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Kylee Toth Ohler opens up world of possibilities with ski mountaineering

Kylee Toth Ohler
Kylee Toth Ohler competing at Lake Louise. Photo: Kent Toth

A crying baby. Not the typical alarm clock for a serious athlete, but it’s one that has driven Kylee Toth Ohler’s success as one of Canada’s top ski mountaineer (skimo) racers.

Her route to the top of ski mountaineering hasn’t been a straight line. Toth Ohler was a high level speed skater until age 23. When a mentor suggested skimo, it wasn’t love at first sight. “The first time I used skimo gear was actually in a race in Fernie. I threw myself in. It was rough. I didn’t like it very much the first day. [But] I liked the challenge of it.”

While pregnant with her first son, Toth Ohler assumed her competitive racing days were over. “Being a mom, I never thought I’d race at that level again.” But after her second son was born, she realized she wasn’t finished. “It’s part of who I am. I really believe in taking care of yourself so you can take care of your children.”

Instead of slowing her down, motherhood has pushed her to a new level in skimo.

“I train a lot smarter, because I have a lot less time. I make every moment count when I work out. I didn’t do that as much before I had kids,” says Toth Ohler, 31, a Vernon, B.C., native living in Calgary. When her sons were babies, she pushed them while she ran, or pulled them while she skied. Now that they’re high-octane preschoolers, she’s had to be a little more creative. “Sometimes, it’s difficult. I’ve had days where I’ve wondered ‘Why am I doing this again?’ It’s a continually changing balance.” A combination of gym childcare and family support enables her to make time for workouts.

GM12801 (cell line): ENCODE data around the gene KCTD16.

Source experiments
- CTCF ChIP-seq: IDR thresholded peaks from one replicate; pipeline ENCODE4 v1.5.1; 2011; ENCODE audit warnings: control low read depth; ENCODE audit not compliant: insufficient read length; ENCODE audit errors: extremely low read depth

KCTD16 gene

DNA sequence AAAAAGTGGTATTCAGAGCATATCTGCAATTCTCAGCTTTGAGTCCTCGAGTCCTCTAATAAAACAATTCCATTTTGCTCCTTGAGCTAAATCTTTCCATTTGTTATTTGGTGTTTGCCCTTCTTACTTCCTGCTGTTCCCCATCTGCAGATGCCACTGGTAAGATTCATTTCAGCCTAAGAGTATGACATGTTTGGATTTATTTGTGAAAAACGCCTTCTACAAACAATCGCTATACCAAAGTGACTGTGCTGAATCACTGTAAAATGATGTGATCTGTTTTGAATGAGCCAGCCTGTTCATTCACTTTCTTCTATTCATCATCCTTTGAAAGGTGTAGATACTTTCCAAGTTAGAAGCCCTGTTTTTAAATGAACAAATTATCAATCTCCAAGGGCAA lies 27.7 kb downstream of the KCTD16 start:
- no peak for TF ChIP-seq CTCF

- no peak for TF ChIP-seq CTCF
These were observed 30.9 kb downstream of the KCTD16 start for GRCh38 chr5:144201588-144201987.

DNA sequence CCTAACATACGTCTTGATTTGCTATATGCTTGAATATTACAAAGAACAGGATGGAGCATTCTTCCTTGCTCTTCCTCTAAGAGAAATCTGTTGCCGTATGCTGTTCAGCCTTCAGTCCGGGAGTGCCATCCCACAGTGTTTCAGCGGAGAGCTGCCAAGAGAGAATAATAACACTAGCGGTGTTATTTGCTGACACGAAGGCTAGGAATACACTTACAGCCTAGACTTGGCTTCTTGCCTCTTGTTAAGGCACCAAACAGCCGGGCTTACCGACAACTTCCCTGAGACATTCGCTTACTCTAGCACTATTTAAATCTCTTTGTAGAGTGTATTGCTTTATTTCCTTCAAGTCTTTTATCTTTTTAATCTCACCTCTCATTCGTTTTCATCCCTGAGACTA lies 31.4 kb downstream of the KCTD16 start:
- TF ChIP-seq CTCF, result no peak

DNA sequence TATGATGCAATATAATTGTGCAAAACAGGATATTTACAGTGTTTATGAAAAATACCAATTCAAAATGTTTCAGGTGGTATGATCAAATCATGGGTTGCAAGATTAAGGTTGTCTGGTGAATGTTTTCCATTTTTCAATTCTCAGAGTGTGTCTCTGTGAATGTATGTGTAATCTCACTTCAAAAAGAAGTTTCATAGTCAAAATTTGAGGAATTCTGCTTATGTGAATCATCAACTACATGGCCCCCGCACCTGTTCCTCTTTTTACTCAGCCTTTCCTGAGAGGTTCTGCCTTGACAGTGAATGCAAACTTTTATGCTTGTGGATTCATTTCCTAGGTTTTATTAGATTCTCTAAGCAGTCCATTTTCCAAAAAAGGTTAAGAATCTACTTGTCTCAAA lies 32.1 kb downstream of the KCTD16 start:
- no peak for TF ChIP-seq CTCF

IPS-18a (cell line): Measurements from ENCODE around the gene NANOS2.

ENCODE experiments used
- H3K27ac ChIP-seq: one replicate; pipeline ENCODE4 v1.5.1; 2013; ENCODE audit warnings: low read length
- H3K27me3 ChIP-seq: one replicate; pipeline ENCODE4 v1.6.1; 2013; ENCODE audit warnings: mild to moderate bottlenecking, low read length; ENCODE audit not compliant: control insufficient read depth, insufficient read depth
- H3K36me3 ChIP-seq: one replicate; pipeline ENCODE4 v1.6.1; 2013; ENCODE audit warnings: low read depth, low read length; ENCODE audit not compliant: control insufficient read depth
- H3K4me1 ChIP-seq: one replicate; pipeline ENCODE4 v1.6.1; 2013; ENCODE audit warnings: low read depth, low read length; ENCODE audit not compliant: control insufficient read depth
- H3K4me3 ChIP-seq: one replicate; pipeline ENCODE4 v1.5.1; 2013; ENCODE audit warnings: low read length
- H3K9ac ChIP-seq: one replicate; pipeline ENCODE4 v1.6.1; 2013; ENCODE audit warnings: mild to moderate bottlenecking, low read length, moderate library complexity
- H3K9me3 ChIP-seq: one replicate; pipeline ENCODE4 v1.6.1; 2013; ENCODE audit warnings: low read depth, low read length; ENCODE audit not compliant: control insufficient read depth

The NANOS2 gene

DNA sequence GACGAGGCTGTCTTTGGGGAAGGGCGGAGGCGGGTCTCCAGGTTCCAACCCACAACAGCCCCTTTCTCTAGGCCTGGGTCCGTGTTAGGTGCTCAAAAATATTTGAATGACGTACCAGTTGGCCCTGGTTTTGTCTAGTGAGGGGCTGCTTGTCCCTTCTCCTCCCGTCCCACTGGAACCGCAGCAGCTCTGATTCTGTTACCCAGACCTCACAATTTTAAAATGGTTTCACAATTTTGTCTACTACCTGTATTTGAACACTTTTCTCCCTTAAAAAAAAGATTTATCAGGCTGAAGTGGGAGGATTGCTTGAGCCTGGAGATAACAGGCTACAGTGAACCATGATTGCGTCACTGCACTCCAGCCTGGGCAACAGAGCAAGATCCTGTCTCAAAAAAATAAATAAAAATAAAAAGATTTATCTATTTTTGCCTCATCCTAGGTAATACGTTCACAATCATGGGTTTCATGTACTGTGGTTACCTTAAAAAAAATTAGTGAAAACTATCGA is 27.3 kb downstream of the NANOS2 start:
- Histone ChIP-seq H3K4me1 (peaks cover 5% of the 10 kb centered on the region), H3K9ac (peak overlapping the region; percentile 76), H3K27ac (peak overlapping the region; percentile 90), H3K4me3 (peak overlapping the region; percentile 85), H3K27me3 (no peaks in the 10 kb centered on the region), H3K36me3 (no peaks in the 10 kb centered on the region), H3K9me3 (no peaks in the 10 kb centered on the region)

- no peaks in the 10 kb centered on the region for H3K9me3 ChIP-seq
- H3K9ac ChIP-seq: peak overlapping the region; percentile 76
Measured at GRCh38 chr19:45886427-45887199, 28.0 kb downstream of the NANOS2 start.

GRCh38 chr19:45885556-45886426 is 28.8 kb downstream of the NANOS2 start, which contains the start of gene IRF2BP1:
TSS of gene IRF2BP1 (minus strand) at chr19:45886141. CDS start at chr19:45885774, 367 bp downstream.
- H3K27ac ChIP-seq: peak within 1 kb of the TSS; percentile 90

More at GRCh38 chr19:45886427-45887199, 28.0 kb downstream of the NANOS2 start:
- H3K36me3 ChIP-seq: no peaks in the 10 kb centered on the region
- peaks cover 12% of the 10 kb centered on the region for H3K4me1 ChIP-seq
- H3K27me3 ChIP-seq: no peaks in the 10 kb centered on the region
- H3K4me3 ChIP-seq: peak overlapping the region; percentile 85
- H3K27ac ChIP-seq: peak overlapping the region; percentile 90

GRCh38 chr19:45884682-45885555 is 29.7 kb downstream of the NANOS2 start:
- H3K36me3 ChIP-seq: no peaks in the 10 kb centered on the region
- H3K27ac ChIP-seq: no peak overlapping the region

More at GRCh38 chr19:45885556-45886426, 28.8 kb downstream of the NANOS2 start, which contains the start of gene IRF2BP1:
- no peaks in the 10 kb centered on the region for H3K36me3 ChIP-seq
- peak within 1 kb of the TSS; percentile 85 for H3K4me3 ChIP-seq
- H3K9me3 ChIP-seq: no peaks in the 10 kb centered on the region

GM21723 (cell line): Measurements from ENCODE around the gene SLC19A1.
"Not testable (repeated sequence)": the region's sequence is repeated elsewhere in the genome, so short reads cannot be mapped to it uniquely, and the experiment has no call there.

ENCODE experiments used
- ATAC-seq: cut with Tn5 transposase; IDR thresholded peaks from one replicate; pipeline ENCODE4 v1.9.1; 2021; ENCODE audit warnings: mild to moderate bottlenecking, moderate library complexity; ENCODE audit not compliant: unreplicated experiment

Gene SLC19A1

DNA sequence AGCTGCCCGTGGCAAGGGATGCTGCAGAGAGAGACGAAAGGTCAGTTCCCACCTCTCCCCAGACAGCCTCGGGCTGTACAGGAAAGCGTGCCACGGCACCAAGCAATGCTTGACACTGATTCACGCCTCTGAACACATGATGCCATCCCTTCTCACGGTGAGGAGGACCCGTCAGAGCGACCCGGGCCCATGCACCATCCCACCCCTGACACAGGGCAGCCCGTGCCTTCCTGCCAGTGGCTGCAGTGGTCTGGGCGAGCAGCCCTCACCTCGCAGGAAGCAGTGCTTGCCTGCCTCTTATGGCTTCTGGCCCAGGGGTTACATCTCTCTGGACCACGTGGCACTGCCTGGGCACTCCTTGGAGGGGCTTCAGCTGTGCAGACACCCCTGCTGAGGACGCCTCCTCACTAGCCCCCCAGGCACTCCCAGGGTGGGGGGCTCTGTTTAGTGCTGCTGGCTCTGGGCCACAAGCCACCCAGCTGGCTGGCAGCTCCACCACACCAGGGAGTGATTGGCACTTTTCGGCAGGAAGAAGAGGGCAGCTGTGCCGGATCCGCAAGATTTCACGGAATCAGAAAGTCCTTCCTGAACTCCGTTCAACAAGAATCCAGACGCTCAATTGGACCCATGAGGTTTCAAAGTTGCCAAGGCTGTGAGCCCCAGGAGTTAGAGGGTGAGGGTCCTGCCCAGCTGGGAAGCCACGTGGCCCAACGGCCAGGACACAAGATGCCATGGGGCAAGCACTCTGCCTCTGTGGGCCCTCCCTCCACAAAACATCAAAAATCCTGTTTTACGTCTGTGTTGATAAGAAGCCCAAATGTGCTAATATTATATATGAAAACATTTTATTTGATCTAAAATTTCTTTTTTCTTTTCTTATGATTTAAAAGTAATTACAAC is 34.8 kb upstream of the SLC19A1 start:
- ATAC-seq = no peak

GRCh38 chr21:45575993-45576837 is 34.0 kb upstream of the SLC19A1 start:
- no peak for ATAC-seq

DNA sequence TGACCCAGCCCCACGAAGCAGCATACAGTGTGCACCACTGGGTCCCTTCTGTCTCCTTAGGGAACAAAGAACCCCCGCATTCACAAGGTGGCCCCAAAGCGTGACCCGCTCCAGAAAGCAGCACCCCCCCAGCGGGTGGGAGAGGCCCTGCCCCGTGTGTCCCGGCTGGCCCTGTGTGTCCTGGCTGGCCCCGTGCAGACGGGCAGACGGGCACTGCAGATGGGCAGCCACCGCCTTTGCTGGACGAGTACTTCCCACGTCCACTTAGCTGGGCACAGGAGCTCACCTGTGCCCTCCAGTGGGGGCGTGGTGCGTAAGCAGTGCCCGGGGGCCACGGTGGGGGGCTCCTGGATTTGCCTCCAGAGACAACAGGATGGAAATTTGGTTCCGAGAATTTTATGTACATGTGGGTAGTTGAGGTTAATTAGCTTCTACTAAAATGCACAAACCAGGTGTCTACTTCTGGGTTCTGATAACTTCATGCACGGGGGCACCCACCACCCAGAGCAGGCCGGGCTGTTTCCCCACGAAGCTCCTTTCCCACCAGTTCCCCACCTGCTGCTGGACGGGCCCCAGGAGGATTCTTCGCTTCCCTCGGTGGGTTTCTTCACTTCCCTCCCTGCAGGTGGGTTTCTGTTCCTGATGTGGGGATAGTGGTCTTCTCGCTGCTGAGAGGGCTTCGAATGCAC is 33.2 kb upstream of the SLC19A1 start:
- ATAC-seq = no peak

After a successful season on the 2015 Canada circuit, Toth Ohler travelled to Switzerland for the 2015 World Championships. There was a special joy in competing in Europe. “There was no pressure because at the end of the day, I was coming home to my beautiful little boys.” It was also a chance to compete with the best skimo athletes in the world. While the sport is growing in Canada, it’s nowhere near as well-established as it is in Europe.

Kylee Toth Ohler
[/media-credit] Kylee Toth Ohler and with her husband Ben and sons Zeke, 2, and Solomon, 4.
Photo: Kent Toth

Toth Ohler works to raise the profile of her sport. For the past five years, she’s organized the Vert 180 at Calgary’s Canada Olympic Park in December. The first event of the season on the national circuit, it’s open to serious competitors and recreational athletes alike. Racers climb up and ski down the hill as many times as they can in 180 minutes, either solo or in teams. Toth Ohler also instructs women’s bootcamps.

“I really love connecting with other women and encouraging them on their fitness journey. Just because you have kids doesn’t mean that you can’t be a good parent and pursue a dream,” she says.

The crying babies have grown into rambunctious preschoolers. And Toth Ohler’s passion for her sport has grown along with them.